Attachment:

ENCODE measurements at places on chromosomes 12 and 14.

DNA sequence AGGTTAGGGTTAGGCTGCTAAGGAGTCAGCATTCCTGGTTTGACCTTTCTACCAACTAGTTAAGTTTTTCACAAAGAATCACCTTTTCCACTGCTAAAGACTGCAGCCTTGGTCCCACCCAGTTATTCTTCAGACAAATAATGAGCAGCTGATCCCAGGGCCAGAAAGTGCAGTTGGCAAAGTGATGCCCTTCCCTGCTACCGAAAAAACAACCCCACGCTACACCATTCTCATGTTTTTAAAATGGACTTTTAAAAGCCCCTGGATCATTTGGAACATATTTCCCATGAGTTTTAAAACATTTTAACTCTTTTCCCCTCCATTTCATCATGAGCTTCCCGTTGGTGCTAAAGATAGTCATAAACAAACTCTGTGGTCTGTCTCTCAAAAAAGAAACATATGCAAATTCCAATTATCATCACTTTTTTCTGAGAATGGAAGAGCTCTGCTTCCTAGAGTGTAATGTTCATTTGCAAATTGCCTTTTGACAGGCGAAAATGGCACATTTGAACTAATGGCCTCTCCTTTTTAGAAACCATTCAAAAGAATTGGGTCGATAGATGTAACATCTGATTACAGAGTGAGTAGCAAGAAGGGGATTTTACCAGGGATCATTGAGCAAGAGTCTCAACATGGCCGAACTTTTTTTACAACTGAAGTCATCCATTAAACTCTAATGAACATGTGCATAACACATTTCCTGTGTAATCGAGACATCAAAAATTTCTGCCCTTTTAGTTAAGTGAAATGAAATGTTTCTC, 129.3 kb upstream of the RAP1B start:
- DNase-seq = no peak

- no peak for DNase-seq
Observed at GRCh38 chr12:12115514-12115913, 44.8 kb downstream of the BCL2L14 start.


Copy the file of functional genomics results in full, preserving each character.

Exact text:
ENCODE measurements at places on chromosomes 12 and 14.

DNA sequence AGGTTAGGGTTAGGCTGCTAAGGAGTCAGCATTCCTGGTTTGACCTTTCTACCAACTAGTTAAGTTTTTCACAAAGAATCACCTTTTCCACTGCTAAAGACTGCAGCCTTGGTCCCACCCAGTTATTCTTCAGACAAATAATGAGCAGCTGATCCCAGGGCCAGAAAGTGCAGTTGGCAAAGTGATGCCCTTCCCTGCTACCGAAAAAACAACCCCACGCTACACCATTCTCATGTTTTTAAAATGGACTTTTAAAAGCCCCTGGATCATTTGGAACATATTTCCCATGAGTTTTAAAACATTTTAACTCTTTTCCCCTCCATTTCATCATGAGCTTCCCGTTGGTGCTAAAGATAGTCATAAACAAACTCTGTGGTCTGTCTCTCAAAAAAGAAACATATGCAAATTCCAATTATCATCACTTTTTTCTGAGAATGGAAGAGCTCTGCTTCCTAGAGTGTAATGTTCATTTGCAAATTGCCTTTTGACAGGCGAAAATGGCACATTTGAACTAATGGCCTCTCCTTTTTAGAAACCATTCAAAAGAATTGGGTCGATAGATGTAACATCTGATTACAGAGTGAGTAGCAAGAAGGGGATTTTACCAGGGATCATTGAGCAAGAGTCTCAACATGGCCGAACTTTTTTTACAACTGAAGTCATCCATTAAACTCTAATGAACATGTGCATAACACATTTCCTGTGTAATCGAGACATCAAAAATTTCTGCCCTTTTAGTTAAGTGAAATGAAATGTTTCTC, 129.3 kb upstream of the RAP1B start:
- DNase-seq = no peak

- no peak for DNase-seq
Observed at GRCh38 chr12:12115514-12115913, 44.8 kb downstream of the BCL2L14 start.